Bottle caps impact our processing at the MRF [Materials Recycling Facility] more than the actual end users of plastic. As facilities become more and more automated bottle caps become a bigger problem. Our initial sorting process is done by size and we remove glass. As you can imagine, bottle caps are small enough to fall through the glass screen and contaminate the materials for the end user companies. If the lids stay on the bottle through the sizing screens, they tend to keep the bottles inflated. When inflated bottles run through our perforator and flattener they can eject the caps and could potentially injure an employee, […] but the bigger issue is if the bottles fall through the perforator and do not become flat, they spin on our high speed belts and the optical scanners are less effective in recovery.

So, best thing to do is smash and cap — smash the bottle to deflate it and cap it to keep out the air. Or, if you have an Aveda Hair Salon or Whole Foods store nearby, these stores, according to an article, accept plastic caps for recycling.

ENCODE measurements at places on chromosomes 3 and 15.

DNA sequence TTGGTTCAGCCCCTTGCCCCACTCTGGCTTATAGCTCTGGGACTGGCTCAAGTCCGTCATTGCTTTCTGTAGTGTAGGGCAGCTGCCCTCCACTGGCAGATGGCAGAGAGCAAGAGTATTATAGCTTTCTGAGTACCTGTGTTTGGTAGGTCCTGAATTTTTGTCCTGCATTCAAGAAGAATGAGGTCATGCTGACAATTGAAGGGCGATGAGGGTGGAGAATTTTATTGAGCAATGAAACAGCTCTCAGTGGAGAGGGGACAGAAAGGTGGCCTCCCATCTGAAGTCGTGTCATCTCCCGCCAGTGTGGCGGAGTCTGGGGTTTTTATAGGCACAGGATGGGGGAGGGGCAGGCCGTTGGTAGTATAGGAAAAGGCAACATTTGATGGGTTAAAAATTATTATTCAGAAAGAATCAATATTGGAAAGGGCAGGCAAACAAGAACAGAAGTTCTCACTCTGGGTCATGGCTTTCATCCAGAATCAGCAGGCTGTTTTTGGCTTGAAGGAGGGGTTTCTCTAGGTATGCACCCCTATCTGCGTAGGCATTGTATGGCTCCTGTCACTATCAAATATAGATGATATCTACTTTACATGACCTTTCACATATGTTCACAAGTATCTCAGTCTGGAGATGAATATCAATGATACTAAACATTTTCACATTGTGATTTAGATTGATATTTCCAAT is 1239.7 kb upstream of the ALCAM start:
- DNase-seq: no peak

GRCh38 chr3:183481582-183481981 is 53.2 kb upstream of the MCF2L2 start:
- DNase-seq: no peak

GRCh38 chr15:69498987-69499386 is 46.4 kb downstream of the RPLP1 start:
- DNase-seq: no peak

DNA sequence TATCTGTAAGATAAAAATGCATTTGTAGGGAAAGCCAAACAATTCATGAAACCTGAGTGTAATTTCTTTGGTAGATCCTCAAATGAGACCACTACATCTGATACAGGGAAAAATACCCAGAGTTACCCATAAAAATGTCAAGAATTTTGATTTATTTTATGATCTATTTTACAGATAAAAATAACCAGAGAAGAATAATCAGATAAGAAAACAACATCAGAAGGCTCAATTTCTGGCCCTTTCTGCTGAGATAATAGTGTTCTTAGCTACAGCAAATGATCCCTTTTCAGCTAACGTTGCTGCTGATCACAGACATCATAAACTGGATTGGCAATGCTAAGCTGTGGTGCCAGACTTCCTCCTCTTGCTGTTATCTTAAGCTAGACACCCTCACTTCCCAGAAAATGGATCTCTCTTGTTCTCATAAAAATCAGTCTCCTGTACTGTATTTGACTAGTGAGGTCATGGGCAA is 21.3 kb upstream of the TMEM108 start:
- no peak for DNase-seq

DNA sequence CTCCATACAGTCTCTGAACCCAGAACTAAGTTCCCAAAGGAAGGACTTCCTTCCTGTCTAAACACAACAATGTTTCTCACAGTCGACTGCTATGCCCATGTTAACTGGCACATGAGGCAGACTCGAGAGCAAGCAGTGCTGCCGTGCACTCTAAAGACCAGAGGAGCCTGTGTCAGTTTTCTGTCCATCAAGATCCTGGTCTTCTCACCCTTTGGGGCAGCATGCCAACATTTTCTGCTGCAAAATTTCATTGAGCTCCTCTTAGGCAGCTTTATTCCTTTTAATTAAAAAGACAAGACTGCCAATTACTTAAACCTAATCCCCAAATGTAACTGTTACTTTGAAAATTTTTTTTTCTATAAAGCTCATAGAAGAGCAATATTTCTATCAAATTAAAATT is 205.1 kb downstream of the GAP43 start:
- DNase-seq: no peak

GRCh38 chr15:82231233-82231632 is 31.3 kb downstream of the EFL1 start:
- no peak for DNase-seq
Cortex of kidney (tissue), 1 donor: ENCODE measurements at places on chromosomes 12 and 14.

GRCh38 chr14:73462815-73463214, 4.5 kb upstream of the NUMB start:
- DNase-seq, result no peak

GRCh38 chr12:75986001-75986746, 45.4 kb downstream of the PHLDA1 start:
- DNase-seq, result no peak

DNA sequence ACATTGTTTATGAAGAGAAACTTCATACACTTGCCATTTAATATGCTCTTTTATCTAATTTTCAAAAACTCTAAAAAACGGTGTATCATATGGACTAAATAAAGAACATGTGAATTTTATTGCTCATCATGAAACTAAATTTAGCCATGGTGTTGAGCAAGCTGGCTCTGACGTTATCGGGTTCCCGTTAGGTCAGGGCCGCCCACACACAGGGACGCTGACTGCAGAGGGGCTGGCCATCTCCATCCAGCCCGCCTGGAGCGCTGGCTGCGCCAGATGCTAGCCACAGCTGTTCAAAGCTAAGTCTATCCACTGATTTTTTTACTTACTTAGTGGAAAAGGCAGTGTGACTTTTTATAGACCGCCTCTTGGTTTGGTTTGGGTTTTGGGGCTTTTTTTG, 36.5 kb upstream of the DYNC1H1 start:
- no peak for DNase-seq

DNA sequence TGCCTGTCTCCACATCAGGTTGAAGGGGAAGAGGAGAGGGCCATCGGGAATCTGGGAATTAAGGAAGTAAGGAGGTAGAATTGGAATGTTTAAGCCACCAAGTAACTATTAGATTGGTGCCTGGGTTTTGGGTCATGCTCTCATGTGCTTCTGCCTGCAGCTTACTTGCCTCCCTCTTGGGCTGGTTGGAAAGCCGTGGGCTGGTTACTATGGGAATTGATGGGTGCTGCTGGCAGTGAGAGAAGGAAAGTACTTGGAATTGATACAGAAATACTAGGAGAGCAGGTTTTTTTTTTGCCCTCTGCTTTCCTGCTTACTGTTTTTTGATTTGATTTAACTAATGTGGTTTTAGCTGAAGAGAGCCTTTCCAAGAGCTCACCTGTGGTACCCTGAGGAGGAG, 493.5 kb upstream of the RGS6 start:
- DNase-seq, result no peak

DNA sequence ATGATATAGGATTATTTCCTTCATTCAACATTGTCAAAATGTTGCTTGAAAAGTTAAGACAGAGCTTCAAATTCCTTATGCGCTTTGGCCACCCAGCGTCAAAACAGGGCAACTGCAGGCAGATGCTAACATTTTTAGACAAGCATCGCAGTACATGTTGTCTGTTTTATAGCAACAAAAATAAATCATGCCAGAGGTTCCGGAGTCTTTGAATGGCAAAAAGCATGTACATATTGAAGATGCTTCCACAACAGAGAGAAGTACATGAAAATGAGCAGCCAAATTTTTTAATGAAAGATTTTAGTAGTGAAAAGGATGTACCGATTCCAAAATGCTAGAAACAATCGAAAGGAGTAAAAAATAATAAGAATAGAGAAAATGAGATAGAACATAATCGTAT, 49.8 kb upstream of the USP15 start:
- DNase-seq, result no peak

Just on a side note, the recycling process is quite interesting, according to our Keep Akron Beautiful President & CEO and Greenprint for Akron Director, Paula Davis, who toured Greenstar Recycling with Akron teachers on a Greenprint for Akron tour this past summer. I’m sure a lot of what was learned was passed on to students on America Recycles Day!

What About Plastic Grocery Bags?

While we are on the topic of recycling, another item to keep out of your recycling is plastic shopping bags. It is best to take your plastic bags back to your grocer or other stores who recycle them, like Marc’s, which was  confirmed recently through Twitter:

Recycling Plastic Grocery Bags

Thank you @MarcsStores for confirming this for us!

Other Questions on Recycling

If you have questions about recycling, your local recyclers may have a handy question and answer page or even offer newsletters. For example, a couple recyclers in Akron, Ohio we can visit are: Greenstar Recycling’s Q&A page or River Valley Paper Company’s FAQs page.